Why Do Bullies Act That Way?

Some bullies are looking for attention. They might think bullying is a way to be popular or to get what they want. Most bullies are trying to make themselves feel more important. When they pick on someone else, it can make them feel big and powerful.

Some bullies come from families where everyone is angry and shouting all the time. They may think that being angry, calling names, and pushing people around is a normal way to act. Some bullies are copying what they’ve seen someone else do. Some have been bullied themselves.

Sometimes bullies know that what they are doing or saying hurts other people. But other bullies may not really know how hurtful their actions can be. Most bullies don’t understand or care about the feelings of others.

Bullies often pick on someone they think they can have power over. They might pick on kids who get upset easily or who have trouble sticking up for themselves. Getting a big reaction out of someone can make bullies feel like they have the power they want. Sometimes bullies pick on someone who is smarter than they are or different from them in some way. Sometimes bullies just pick on a kid for no reason at all.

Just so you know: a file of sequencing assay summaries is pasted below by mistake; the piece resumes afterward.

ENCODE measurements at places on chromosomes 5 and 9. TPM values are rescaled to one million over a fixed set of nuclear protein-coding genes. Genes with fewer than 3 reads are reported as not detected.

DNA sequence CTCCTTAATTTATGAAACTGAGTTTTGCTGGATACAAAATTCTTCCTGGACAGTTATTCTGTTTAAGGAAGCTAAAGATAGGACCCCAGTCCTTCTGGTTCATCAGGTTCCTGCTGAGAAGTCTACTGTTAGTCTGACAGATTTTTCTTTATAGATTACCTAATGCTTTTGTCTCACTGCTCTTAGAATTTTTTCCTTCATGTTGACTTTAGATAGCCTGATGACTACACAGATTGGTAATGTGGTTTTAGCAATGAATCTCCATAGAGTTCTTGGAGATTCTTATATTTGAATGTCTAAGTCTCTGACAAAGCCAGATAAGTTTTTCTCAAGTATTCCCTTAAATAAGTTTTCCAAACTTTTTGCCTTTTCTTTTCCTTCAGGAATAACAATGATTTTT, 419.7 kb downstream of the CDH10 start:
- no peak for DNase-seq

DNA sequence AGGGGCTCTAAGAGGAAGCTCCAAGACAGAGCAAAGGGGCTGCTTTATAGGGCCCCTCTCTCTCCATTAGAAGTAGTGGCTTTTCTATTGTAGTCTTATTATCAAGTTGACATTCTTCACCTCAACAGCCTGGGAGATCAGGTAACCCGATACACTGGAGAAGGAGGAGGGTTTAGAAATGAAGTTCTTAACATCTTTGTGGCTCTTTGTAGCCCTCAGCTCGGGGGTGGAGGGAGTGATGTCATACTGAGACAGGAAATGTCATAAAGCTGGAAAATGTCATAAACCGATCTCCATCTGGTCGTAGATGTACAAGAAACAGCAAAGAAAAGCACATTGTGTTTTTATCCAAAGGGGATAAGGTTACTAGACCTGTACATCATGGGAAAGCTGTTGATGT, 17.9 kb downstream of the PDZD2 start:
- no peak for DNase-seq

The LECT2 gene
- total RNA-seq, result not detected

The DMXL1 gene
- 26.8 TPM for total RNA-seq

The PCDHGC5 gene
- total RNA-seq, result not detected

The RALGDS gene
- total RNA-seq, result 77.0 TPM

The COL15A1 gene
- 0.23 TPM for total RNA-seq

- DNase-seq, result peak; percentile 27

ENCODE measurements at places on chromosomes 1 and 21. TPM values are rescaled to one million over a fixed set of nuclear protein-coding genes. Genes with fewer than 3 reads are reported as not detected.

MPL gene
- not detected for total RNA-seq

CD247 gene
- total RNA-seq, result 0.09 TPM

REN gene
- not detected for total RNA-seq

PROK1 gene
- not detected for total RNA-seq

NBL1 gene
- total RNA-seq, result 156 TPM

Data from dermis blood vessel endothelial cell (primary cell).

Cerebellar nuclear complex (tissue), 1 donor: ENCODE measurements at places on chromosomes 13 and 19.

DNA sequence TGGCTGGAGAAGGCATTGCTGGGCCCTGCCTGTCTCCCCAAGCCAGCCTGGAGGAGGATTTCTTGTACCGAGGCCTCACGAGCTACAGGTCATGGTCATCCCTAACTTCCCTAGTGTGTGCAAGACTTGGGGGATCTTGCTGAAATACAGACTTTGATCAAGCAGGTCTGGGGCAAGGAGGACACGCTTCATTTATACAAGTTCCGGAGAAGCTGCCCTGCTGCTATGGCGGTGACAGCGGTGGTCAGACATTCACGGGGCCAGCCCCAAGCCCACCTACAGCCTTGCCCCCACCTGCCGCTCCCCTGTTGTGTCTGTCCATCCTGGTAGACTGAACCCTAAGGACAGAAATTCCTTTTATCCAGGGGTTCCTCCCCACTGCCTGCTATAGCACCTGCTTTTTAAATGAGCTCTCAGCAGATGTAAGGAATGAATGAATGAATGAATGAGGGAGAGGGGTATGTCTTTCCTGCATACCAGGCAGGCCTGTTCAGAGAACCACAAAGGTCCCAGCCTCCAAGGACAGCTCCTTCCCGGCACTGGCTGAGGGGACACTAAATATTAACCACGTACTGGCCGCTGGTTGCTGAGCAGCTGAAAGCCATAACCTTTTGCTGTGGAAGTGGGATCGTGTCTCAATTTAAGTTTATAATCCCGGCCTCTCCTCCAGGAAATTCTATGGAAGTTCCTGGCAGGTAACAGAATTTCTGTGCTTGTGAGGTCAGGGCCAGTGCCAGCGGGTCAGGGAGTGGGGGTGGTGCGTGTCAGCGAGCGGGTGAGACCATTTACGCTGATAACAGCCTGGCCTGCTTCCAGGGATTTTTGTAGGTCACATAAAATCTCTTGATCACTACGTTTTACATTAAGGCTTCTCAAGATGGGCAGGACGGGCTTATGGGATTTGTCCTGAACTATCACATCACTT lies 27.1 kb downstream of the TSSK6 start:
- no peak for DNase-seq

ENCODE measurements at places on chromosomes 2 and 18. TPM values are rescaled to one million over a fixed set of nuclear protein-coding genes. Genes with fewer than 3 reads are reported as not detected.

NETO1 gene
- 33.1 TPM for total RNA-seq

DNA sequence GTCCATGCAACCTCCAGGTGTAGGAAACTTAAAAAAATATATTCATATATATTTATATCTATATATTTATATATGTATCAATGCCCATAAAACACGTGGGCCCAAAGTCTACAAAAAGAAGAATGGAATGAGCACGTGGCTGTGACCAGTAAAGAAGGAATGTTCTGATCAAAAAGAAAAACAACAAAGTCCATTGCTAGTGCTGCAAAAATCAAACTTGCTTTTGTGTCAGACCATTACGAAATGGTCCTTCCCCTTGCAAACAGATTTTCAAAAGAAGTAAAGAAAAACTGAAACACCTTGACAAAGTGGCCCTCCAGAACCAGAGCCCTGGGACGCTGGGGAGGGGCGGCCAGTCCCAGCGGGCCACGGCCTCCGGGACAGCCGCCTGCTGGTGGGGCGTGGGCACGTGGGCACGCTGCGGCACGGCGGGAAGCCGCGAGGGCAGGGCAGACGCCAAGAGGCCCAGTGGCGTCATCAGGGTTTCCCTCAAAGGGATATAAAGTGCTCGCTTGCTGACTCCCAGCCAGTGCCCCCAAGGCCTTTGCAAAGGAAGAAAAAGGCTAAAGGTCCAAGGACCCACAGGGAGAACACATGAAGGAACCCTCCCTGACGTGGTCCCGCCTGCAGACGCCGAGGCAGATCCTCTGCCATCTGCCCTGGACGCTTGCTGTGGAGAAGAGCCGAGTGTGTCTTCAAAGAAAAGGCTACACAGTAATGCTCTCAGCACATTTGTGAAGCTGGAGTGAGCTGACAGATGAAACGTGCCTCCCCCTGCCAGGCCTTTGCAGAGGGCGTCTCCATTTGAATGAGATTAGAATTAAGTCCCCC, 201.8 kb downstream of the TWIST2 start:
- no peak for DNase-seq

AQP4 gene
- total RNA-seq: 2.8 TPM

Gemma told her mom that this one kid was picking on her for having red hair and freckles. She wanted to be like the other kids but she couldn’t change those things about herself. Finally Gemma made friends at her local swimming pool with a girl who wished she had red hair like Gemma’s. The two girls became great friends and she learned to ignore the mean girl’s taunts at school.

Bullying: How to Handle It

So now you know that bullying is a big problem that affects a lot of kids, but what do you do if someone is bullying you? Our advice falls into two categories: preventing a run-in with the bully, and what to do if you end up face-to-face with the bully.

Preventing a Run-In With a Bully

Don’t give the bully a chance.As much as you can, avoid the bully. You can’t go into hiding or skip class, of course. But if you can take a different route and avoid him or her, do so.